For the notification to be confidential (or if desired, anonymous), the company must create an internal channel for receiving the reports of infringements, allowing the complaints to be made via an email address set up for that purpose, telephone number, ordinary mailbox or face to face meeting – in a manner that ensures confidentiality (or anonymity). The company must also appoint employees who will have to start receiving and processing notifications received through the channels. The independence and lack of conflicts of interest of the person or unit administering the reporting channels must be ensured, for example, corporate executives are not suitable reporting channels. Reporting channels may also be administered by an internal unit or external third party, but in either case, instructions are necessary both for administering and processing tips and safeguarding the confidentiality of the whistleblower and other parties.
Does the whistleblower have to submit evidence of the violation (such as a video recording of a warehouse employee carrying goods to their car) or can they just report a mere suspicion that rules have been broken?
Whether evidence of the violation must be provided depends largely on what sort of offence or misdemeanour is reported. If a violation involving the whistleblower themselves or an employee is reported, the whistleblower must provide evidence. Violations committed in regard to the employee include harassment in the workplace, violation of the employee’s rights and so forth.
But if the report involves some other type of violation that is directly or indirectly related to the functioning of the company, it is not obligatory to submit evidence of the violation. But in many cases, evidence helps get to the crux of the matter and if necessary, also address rectification or elimination of the problem. In the absence of evidence, the process of ascertaining the violation can become more protracted, because without enough evidence it is not possible to start resolving the problem. Of course, reporting a violation is also important even if there is no evidence, because any report about a violation leads closer to detection or prevention of fraud, violations and other misconduct.
How does the in-house investigation to verify the veracity of the whistleblower’s report take place? When does the person named by the whistleblower in the complaint learn that an investigation is taking place?
Merely setting up a reporting channel at a company is not enough. For a tip line to serve its intended purpose, employers must develop practices for how the information about the violation will subsequently be used. The independent unit that administers the tip line first investigates, analyses the information and evidence from the whistleblower and if necessary obtains additional evidence. If the allegation made by the whistleblower merits an investigation, the violation will be investigated, with notification made to both the whistleblower and the person named by the whistleblower. The identity of the person named by the whistleblower must be kept confidential.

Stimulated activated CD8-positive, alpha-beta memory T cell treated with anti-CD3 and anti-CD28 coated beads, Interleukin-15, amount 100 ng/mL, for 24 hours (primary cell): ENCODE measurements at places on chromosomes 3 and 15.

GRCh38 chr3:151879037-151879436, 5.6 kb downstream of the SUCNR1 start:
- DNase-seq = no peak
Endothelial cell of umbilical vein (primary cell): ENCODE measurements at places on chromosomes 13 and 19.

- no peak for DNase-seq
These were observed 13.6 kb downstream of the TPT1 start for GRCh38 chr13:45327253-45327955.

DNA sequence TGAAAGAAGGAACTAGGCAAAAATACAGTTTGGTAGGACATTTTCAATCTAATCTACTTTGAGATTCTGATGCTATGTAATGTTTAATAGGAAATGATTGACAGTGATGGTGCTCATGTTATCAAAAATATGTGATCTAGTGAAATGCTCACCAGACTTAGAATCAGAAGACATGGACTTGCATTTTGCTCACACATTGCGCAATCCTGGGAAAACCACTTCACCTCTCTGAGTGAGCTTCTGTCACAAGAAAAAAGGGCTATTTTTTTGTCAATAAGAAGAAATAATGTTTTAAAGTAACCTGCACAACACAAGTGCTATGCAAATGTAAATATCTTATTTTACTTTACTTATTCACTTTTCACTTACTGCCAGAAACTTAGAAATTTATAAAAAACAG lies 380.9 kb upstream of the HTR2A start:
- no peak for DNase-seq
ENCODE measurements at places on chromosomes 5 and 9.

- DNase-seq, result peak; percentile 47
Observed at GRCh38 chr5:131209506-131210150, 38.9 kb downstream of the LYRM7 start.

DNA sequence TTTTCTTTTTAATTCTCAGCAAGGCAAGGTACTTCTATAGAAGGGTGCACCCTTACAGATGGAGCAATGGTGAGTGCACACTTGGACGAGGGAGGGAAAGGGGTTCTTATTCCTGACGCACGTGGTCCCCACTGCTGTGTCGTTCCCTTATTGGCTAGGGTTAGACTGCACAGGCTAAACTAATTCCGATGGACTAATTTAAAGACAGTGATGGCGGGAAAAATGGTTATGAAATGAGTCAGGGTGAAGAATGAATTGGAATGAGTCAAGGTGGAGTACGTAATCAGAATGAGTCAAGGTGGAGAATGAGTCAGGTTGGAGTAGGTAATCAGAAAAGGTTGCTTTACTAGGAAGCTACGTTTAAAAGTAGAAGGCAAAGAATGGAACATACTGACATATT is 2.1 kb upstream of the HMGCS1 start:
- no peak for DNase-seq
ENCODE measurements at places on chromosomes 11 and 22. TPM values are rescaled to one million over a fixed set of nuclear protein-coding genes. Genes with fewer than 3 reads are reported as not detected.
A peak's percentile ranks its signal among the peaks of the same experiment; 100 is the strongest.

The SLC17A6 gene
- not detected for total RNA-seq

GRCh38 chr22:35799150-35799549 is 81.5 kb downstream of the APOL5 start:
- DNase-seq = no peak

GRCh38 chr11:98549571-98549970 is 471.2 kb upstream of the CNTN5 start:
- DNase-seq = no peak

Both the whistleblower and the person named in the complaint should retain all evidence about the facts involved in the matter. Both parties should also provide contact details for witnesses who could corroborate or refute the accusations. Both parties are expected to be active participants in the investigation – this makes it possible to gain clarity as to whether the whistleblower’s information is accurate or not.
The person who receives the report and the investigator are not necessarily the same person. It is important to divide responsibilities for the tip line so that different tips can be investigated by different departments. There is also always the option of outsourcing the tip line service from a third party. The advantage of outsourcing is savings on time and money, as it does away with the need to create new jobs or increase workload for current employees. Outsourcing means a professional team will be in charge of the tip line, acting in the interests of the company as an independent party.
How to ensure that the tip line does not become a channel for malicious informants (misinformation is passed on deliberately to damage someone or their reputation)?
To maintain the reporting channel’s effectiveness and trustworthiness, the draft legislation sets forth provisions on liability for both individuals and legal entitles. The draft legislation stipulates that those filing inaccurate reports will be held liable. For certain violations, the whistleblower protection directive sets out the obligation of imposing effective, proportional and cautionary punishments for both individual and legal persons. If a third party was harmed due to a deliberately inaccurate notification, that person can seek damages. Tipsters who intentionally submit misinformation about the occurrence of a violation do not enjoy protection. It is prohibited to file deliberately inaccurate reports.
Ensuring confidentiality is one of the main measures for protecting whistleblowers, but since protection does not extend to those filing false reports, that would mean the whistleblower’s identity is known to all and could fall victim to discrimination and pressure from the employer. Thus, the desire to damage someone’s reputation through malicious reports will backfire. In such a case, it is extremely important for the employers to be given information on the functioning of the channel and the consequences of its use – this makes it possible to prevent potential misunderstandings and breaches.